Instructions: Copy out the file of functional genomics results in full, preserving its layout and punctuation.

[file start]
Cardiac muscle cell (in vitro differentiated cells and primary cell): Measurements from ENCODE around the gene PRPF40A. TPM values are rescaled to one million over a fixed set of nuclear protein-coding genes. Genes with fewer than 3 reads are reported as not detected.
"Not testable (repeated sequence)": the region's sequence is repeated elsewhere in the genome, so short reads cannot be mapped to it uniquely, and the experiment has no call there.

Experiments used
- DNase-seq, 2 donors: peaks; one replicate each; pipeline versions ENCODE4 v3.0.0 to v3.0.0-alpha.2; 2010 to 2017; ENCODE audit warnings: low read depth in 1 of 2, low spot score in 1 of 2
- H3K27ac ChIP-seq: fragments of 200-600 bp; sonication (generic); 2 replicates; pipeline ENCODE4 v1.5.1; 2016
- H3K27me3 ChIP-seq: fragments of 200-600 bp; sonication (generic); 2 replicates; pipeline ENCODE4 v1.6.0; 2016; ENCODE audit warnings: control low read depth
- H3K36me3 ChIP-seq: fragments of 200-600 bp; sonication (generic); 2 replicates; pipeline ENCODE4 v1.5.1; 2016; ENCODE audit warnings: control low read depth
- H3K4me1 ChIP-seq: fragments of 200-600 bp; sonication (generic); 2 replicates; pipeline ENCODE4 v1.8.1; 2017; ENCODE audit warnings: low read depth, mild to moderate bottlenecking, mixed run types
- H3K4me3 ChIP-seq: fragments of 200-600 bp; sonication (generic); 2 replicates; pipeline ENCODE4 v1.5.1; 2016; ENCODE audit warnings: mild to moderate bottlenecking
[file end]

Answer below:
Cardiac muscle cell (in vitro differentiated cells and primary cell): Measurements from ENCODE around the gene PRPF40A. TPM values are rescaled to one million over a fixed set of nuclear protein-coding genes. Genes with fewer than 3 reads are reported as not detected.
"Not testable (repeated sequence)": the region's sequence is repeated elsewhere in the genome, so short reads cannot be mapped to it uniquely, and the experiment has no call there.

Experiments used
- DNase-seq, 2 donors: peaks; one replicate each; pipeline versions ENCODE4 v3.0.0 to v3.0.0-alpha.2; 2010 to 2017; ENCODE audit warnings: low read depth in 1 of 2, low spot score in 1 of 2
- H3K27ac ChIP-seq: fragments of 200-600 bp; sonication (generic); 2 replicates; pipeline ENCODE4 v1.5.1; 2016
- H3K27me3 ChIP-seq: fragments of 200-600 bp; sonication (generic); 2 replicates; pipeline ENCODE4 v1.6.0; 2016; ENCODE audit warnings: control low read depth
- H3K36me3 ChIP-seq: fragments of 200-600 bp; sonication (generic); 2 replicates; pipeline ENCODE4 v1.5.1; 2016; ENCODE audit warnings: control low read depth
- H3K4me1 ChIP-seq: fragments of 200-600 bp; sonication (generic); 2 replicates; pipeline ENCODE4 v1.8.1; 2017; ENCODE audit warnings: low read depth, mild to moderate bottlenecking, mixed run types
- H3K4me3 ChIP-seq: fragments of 200-600 bp; sonication (generic); 2 replicates; pipeline ENCODE4 v1.5.1; 2016; ENCODE audit warnings: mild to moderate bottlenecking